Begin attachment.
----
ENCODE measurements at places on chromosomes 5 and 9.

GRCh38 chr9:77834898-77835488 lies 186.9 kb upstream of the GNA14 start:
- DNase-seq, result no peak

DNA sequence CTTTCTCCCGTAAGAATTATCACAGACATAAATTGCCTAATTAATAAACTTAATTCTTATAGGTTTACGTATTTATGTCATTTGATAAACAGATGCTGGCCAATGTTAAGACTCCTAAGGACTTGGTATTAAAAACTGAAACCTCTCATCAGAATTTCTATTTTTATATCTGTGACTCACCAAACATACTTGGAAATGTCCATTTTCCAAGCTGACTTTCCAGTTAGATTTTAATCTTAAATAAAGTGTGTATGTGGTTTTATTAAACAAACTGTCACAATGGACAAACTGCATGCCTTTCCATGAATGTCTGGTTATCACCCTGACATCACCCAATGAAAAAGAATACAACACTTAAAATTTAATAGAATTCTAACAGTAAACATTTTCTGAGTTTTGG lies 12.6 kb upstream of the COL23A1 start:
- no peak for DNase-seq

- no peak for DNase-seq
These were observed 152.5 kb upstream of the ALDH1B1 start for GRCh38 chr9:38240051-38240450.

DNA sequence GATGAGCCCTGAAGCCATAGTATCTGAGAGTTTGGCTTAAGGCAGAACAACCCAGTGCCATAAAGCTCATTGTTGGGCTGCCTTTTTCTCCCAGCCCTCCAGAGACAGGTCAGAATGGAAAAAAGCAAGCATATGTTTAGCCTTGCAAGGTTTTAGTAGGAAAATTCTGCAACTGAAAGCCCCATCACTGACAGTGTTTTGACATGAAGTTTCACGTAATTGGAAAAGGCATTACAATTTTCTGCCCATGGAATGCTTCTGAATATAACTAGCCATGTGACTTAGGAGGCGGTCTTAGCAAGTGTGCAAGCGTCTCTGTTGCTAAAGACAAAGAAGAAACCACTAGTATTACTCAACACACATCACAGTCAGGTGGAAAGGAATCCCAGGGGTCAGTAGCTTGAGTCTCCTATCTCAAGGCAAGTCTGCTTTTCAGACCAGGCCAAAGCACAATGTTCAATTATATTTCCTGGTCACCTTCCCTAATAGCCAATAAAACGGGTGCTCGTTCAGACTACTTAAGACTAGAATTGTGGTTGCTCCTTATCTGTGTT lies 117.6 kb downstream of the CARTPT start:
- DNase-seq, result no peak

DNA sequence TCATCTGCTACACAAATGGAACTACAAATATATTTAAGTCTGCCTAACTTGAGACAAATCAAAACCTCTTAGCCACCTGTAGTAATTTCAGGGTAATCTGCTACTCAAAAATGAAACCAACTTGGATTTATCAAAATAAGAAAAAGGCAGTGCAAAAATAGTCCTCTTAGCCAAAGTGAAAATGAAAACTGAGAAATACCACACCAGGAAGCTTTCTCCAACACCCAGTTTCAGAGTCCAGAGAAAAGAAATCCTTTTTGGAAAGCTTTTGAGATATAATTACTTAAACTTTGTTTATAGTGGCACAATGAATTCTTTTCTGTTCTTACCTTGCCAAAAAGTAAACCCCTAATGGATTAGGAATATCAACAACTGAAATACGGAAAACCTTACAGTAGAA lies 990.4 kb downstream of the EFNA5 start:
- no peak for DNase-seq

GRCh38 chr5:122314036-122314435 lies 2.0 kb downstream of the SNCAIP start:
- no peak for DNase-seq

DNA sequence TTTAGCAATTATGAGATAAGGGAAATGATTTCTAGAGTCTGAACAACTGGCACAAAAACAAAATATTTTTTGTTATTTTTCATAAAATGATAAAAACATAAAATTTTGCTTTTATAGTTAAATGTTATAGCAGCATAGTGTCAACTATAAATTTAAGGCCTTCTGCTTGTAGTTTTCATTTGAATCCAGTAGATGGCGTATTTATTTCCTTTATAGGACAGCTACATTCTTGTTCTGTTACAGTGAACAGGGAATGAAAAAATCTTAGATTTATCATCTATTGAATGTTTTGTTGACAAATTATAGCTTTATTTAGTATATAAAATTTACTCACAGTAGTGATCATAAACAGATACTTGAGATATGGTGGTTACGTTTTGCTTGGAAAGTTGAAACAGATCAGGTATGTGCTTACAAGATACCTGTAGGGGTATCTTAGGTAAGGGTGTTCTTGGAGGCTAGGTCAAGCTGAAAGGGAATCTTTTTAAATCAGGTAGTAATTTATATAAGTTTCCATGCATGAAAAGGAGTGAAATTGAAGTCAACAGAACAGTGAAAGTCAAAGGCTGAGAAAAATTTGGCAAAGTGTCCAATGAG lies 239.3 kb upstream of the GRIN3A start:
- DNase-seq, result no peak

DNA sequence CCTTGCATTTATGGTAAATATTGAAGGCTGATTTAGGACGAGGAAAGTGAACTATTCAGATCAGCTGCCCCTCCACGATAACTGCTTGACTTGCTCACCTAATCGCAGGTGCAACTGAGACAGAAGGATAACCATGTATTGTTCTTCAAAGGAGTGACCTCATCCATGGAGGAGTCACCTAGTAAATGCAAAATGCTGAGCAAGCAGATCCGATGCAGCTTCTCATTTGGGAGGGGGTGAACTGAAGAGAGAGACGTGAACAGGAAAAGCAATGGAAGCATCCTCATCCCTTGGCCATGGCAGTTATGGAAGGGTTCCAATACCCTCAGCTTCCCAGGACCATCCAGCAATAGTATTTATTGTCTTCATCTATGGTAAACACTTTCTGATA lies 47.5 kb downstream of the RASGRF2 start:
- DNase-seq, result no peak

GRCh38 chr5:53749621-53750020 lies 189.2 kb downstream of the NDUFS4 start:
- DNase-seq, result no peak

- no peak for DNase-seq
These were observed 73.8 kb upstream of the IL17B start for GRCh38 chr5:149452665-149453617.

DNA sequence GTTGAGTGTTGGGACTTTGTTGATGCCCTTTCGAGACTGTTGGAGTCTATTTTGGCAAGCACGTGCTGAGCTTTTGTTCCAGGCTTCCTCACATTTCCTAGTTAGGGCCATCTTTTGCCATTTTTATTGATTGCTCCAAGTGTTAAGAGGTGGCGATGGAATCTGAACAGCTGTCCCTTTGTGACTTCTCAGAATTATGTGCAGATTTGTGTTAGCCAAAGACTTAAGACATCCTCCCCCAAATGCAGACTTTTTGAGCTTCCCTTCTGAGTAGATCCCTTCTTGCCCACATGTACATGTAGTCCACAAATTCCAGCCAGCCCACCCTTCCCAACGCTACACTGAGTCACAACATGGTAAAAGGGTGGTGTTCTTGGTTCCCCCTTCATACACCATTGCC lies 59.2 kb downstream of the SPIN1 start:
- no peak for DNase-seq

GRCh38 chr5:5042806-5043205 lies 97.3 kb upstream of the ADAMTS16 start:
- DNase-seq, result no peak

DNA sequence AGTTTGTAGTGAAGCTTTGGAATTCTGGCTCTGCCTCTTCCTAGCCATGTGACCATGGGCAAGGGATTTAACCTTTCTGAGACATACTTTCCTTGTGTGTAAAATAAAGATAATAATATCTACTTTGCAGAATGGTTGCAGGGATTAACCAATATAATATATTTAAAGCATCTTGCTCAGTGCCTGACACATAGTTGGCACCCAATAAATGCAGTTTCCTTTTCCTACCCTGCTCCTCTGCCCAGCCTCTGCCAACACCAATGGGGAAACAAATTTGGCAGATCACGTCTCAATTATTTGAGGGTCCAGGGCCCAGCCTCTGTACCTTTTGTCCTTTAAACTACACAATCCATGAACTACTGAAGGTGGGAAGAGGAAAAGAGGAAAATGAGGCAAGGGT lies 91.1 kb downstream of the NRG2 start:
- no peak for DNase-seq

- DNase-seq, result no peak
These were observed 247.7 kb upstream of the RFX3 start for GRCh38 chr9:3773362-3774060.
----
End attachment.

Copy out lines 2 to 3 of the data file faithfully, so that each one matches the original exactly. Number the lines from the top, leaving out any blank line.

GRCh38 chr9:77834898-77835488 lies 186.9 kb upstream of the GNA14 start:
- DNase-seq, result no peak